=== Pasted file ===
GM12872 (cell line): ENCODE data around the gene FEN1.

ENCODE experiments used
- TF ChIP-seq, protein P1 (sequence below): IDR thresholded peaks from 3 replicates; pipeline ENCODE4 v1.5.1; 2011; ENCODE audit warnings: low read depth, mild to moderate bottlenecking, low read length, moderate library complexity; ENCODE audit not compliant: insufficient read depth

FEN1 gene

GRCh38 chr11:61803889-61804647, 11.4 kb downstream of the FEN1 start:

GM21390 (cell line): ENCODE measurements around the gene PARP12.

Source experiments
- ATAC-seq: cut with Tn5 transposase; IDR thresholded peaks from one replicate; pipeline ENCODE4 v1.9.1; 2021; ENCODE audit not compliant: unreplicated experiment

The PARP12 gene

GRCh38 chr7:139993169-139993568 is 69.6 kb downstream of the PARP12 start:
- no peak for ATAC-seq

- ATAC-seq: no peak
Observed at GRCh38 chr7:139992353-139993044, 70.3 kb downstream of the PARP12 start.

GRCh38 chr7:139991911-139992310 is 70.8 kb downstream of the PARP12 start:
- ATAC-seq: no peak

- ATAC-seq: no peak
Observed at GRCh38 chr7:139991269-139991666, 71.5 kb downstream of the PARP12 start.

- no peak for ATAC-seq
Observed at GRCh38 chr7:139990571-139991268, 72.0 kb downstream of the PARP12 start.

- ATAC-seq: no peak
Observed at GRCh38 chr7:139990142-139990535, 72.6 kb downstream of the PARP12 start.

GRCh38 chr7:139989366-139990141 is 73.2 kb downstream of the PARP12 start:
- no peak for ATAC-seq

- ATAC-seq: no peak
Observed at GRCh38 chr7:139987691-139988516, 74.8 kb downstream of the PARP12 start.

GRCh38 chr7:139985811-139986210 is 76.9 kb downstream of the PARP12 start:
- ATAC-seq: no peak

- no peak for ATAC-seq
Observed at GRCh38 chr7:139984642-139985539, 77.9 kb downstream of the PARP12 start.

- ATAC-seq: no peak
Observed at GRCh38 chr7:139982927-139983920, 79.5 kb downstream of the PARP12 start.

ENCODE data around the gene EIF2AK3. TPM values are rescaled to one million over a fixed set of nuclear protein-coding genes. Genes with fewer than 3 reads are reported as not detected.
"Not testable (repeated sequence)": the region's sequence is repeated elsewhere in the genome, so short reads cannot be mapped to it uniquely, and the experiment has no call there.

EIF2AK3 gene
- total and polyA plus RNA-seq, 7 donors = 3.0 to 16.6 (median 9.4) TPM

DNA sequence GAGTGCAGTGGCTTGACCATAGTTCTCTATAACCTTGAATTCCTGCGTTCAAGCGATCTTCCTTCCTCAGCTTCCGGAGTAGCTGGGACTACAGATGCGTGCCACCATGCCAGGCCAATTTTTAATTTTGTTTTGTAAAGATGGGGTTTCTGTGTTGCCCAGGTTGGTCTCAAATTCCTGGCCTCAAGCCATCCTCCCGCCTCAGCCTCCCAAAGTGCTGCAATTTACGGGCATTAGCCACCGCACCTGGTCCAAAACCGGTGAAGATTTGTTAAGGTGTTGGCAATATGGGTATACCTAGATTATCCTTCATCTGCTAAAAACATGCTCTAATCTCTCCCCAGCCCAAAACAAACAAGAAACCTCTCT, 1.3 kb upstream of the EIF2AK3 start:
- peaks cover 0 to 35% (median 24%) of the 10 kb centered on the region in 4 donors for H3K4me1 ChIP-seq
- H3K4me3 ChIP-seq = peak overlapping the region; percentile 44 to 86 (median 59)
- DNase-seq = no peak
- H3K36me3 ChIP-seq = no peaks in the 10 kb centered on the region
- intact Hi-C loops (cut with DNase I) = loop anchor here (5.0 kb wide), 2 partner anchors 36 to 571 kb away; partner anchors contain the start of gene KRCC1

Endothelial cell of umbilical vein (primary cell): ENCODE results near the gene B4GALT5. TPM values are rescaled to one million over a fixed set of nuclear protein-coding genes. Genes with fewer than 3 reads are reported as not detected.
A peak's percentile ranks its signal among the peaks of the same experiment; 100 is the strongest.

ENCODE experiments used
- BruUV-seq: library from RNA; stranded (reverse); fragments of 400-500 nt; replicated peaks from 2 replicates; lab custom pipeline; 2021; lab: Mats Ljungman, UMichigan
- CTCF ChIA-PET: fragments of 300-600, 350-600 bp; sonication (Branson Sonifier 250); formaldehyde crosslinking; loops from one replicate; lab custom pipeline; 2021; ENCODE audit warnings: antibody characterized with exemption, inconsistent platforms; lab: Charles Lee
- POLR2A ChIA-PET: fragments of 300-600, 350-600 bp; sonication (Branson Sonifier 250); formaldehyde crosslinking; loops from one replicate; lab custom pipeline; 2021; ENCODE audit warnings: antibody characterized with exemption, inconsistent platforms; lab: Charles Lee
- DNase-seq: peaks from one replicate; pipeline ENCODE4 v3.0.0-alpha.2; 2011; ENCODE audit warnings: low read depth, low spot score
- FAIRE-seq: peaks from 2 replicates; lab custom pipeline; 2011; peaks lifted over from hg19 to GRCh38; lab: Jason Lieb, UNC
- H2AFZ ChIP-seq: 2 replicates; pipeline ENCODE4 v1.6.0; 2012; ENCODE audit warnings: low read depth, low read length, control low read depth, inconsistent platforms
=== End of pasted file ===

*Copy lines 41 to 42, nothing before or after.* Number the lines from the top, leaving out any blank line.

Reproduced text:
- intact Hi-C loops (cut with DNase I) = loop anchor here (5.0 kb wide), 2 partner anchors 36 to 571 kb away; partner anchors contain the start of gene KRCC1

Endothelial cell of umbilical vein (primary cell): ENCODE results near the gene B4GALT5. TPM values are rescaled to one million over a fixed set of nuclear protein-coding genes. Genes with fewer than 3 reads are reported as not detected.